Having never seen a Cirque du Soleil performance before, I had only the vaguest idea of what to expect. Reading some reviews in advance, it was hard not to feel I was going to be underwhelmed.
The truth was, after an uncertain start, it blossomed into something exceptional. This wasn’t a circus show, so much as circus skills interwoven into an idiosyncratic story of loneliness, alienation, a journey into the unknown, followed by reconciliation. From the outset, I was captivated by the young girl, living with her bored, distant parents, escaping into the world of her dreams – or nightmares – by donning a blue bowler hat discarded by one of her spectral visitors. Throughout, I felt the guiding hand of Rene Magritte, as unofficial advisor to the production, made it impossible to capture one, unified meaning from such disparate elements as a headless, raincoat clad giant, faceless, shrouded crowds, stark individuality, structural confusion, bizarre props, manic energy and passive indifference, all delivered with rollicking good humour.
Woven into this tapestry were the astonishing skills Cirque du Soleil clearly specialises in. The sublime, and at times, almost ravishing aerial rope, trapeze and twisting cloth artists; an iron man weaving around the stage in a gigantic, spiralling metallic wheel; jugglers; an outlandishly strong, slow moving couple offering each other mutual support of a painstakingly demanding kind; synchronised skipping; human pyramids; clowning. Sometimes these episodes appeared contrived rather than part of the story; but since the story was so obscure, so free-form, a degree of licence seemed more than ordinarily permissible.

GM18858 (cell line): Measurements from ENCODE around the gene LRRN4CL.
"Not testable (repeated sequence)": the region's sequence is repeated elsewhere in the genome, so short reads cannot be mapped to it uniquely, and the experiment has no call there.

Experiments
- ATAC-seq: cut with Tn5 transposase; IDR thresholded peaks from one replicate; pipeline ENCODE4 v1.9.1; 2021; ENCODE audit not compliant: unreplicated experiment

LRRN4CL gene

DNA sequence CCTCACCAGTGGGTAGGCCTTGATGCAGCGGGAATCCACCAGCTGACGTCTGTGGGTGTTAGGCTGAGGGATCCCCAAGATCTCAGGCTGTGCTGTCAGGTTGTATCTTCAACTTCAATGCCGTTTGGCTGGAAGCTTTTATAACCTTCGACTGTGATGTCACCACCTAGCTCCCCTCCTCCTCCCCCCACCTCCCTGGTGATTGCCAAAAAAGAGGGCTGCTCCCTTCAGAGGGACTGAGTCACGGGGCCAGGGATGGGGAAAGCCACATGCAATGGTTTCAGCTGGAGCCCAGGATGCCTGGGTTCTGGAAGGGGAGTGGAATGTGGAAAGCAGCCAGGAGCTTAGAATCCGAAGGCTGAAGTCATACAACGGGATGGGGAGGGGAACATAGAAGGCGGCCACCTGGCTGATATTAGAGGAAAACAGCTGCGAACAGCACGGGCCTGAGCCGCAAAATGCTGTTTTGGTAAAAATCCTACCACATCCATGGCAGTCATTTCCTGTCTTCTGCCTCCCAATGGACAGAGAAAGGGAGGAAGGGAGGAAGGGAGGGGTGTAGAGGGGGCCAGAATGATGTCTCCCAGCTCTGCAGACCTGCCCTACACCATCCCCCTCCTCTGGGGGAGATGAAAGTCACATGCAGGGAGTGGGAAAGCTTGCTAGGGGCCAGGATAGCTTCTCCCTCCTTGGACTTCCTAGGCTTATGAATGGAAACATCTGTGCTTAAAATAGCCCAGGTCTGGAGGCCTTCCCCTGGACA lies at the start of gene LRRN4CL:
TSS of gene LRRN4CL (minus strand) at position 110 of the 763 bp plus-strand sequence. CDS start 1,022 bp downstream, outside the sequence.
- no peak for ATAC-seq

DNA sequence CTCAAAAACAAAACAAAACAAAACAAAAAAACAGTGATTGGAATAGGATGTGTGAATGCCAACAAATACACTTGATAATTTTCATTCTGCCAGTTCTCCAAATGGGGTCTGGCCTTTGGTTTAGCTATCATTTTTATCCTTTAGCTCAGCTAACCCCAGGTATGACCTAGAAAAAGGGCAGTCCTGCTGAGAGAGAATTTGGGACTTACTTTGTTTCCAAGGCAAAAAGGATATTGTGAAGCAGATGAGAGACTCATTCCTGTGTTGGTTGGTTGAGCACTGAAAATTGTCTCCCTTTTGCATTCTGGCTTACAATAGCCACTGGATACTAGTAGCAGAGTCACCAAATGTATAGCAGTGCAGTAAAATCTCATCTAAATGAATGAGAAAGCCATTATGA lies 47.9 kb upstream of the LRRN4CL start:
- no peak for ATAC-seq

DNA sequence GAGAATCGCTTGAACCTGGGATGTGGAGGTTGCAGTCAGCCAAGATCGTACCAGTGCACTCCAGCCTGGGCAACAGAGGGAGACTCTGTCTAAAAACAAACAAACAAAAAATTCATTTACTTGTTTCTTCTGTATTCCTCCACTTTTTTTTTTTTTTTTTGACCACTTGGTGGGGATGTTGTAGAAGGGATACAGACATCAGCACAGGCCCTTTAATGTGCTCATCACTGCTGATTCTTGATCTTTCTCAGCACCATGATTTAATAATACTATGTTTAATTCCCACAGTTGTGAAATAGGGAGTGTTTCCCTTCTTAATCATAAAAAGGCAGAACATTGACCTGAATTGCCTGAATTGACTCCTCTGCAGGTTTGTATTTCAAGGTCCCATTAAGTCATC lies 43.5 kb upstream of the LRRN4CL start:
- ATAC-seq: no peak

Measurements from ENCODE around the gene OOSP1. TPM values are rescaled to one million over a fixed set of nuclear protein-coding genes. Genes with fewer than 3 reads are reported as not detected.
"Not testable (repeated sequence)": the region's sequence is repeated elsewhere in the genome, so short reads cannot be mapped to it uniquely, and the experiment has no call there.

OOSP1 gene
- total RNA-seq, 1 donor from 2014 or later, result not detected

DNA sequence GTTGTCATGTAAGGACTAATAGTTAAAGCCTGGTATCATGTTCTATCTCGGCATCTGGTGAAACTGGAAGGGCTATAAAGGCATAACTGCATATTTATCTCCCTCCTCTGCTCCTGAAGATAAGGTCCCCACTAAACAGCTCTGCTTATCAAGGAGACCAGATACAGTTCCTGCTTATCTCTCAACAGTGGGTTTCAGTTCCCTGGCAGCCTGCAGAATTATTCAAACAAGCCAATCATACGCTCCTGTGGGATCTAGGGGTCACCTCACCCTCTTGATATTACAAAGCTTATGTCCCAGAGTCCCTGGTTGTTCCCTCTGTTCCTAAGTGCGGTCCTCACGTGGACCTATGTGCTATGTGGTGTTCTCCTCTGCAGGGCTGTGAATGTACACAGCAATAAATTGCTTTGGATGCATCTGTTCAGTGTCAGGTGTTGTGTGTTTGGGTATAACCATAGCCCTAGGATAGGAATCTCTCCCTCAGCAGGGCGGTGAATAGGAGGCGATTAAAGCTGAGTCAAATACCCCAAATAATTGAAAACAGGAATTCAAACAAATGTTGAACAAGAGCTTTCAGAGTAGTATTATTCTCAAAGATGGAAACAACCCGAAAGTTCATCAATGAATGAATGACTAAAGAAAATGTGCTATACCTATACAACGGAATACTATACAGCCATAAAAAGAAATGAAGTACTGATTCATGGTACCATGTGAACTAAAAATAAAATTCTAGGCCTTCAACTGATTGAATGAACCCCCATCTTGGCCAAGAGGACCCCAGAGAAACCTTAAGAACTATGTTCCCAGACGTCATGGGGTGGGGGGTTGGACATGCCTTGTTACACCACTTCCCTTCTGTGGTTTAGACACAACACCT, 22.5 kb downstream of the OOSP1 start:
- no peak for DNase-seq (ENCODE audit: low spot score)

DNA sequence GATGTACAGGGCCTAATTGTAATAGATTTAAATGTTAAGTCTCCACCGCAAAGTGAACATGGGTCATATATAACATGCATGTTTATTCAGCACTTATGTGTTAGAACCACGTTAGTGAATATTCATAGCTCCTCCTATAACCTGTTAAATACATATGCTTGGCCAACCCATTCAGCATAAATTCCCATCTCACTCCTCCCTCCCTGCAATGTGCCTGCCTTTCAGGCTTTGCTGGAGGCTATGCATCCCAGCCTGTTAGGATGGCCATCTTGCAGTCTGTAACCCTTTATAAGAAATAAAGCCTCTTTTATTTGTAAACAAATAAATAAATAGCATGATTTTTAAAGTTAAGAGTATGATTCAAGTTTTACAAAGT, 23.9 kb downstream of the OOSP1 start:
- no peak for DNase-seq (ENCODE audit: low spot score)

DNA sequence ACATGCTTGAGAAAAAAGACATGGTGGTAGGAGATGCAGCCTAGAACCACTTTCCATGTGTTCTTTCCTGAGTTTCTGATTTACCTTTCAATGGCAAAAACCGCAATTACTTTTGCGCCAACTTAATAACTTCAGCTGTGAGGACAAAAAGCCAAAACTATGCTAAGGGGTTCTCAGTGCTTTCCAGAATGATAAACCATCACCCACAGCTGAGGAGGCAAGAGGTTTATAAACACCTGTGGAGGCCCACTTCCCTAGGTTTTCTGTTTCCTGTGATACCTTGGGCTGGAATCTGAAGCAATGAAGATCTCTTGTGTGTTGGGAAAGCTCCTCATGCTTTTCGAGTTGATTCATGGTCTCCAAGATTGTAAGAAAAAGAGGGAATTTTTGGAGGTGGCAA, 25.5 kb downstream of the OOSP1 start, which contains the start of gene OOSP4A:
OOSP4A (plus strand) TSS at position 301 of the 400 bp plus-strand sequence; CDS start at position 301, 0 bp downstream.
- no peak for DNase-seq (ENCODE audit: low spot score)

Having got so used to perfect symmetry in choreographed performances, it was at first jarring to see a more individual approach. A lot of the set pieces were (and for safety’s sake, needed to be) done in perfectly timed unison; but they initially struck me as woefully out of synch. Arms and legs would move independently rather than as a fluid whole. Heads would turn, seemingly at random. However, it soon became clear there was much needed room here for both mutual brilliance and personal differences. This was nowhere better exemplified than by the varied sizes and shapes of the performers, from tiny ladies to male hulks. Unlike the clones seen elsewhere, dressed identically and with set mannerisms, this was a endearingly motley crew.
One of my favourite touches was the structured randomness of some of the proceedings. I couldn’t tell if licence was given to members of the cast who weren’t immediately involved in the action to do as they pleased, or if this was scripted behaviour; but on repeated occasions I watched as individuals would rush from the curtains at the back of the stage, skip leisurely (in the delightful, cantering fashion of young children) through the melee to the front, adopt a posture there of demanding acknowledgement from the crowd (as often as not, failing to get it) and then skip back the way they had come. Pointless? Yes; but strangely fitting.
Then, there were the clowns, and the audiance participation. Although this element seemed to have no obvious connection to the story, and was the only scene that didn’t feature the girl in the blue bowler hat, the good humoured infliction of mild humiliation on the unsuspecting was uncomfortably reminiscent of unsought aspects of the dreamworld; and it got the loudest cheers of the night.
The one downside to the evening was that the Albert Hall was only three quarters full. For live performers, having all seats filled must not only say something about what they are doing, but affect the way they do it; and it is hard not to feel the management should adopt a similar policy to that of airlines for ensuring full capacity, by linking prices to demand.